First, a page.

Better Thinking thru playing

Growth Factor Stimulation Leads To Increase In New Neurons In The Brain

http://www.sciencedaily.com/releases/2001/08/010831092954.htm

Importance of protein called Integrin
 

Regeneration of subcortical pathways in rats

 

Healing the brain inside & out

 

Another sensory article about brain growth/primates:

Here is an article about brain dominance (asymmetry).  This proves an early Doman theory.


  Brain 'Asymmetry' Works for Reading Skills

  By Nancy A. Melville
  HealthScoutNews Reporter

  SATURDAY, Nov. 17 (HealthScoutNews) -- Asymmetry may suggest an imperfection or misalignment, but when it comes to the right and left
sides of the brain, the variations appear to have an important role
in children's reading and verbal skills.

  Language and reading abilities are known to be associated with the
left side of the brain, and, as seen in many matching parts of the
body, a natural asymmetry is normal, with the left side being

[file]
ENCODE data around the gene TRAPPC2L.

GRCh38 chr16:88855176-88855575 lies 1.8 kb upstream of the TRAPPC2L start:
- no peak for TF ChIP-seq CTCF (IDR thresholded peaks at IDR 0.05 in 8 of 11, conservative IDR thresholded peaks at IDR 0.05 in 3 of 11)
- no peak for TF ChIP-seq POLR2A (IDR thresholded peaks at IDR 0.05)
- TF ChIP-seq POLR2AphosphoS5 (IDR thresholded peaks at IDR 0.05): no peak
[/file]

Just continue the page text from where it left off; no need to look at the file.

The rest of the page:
slightly larger.

  According to a new study, that extra space may pay off in language abilities.

  The study, published in a recent issue of the journal Child
Development, found that children with greater symmetry between the
two sides of the brain don't perform as well on reading-skill tests
as those with the more-common asymmetry between the two sides.

  The finding was based on study of 39 sixth-graders in Florida. The
children were given magnetic resonance imaging (MRI) scans, then
tested for a variety of reading abilities, including pronouncing
unfamiliar words, determining missing words in a paragraph and
reordering nonsense syllables into words.

  The researchers found that children whose MRIs showed more symmetry between right and left sides of the brain didn't do as well on the tests as those who displayed asymmetry.

  In addition to examining the MRIs and the tests, the researchers